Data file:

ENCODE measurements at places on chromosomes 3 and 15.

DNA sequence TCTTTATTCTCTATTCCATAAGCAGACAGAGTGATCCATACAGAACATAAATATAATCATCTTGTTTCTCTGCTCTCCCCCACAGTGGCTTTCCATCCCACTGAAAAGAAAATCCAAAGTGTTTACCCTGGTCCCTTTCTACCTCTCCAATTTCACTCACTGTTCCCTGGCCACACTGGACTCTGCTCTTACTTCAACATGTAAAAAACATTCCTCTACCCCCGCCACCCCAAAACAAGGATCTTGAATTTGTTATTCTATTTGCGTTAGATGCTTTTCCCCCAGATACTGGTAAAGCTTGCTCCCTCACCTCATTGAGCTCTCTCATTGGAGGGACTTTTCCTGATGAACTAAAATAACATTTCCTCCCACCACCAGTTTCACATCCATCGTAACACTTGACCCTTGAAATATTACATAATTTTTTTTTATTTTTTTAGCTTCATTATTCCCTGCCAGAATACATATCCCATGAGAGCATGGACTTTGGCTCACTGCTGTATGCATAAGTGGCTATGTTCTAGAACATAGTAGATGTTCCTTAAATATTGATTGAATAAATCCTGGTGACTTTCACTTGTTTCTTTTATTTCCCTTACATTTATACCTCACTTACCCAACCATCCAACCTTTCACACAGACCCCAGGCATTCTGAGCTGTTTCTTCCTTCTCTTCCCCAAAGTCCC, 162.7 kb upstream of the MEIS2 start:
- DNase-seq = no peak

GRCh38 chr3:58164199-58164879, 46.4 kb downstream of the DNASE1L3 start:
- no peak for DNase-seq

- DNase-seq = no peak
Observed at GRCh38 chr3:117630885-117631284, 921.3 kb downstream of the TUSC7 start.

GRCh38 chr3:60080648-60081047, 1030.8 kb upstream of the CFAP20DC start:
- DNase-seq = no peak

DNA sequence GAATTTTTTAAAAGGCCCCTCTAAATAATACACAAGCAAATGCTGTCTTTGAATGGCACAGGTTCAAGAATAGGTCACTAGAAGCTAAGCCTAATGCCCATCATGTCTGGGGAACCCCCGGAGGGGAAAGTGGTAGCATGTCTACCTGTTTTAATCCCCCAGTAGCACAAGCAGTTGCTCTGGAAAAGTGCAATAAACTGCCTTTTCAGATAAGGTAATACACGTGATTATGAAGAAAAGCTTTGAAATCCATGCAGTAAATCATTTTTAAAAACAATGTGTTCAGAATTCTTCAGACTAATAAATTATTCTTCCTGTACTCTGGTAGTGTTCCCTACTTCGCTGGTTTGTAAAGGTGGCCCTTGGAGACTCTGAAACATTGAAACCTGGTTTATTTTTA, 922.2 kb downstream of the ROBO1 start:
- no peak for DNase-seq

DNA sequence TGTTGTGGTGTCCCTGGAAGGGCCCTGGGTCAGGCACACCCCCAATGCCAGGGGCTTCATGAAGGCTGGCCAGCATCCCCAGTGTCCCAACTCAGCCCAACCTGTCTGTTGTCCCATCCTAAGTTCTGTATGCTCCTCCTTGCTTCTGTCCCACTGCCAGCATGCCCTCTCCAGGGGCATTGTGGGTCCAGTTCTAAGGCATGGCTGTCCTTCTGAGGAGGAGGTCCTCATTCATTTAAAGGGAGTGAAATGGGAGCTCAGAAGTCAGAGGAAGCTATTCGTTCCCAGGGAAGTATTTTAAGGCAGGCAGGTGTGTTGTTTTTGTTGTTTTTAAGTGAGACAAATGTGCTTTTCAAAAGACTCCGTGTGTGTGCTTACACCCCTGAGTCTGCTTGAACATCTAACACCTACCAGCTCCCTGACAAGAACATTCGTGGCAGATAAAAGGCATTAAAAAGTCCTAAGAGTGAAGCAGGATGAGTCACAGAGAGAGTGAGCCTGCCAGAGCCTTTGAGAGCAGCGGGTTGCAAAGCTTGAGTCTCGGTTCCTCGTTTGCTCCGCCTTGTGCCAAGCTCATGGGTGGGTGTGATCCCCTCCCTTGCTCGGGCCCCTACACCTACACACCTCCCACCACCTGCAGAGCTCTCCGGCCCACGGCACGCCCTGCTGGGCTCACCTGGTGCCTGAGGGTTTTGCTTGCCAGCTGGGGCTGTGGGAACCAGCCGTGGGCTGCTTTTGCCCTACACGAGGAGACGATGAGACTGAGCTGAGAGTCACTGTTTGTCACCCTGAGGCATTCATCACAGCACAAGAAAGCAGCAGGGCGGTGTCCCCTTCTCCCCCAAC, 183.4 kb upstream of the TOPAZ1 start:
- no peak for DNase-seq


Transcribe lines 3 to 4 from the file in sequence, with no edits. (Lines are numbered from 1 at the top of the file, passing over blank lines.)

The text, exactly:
- DNase-seq = no peak

GRCh38 chr3:58164199-58164879, 46.4 kb downstream of the DNASE1L3 start: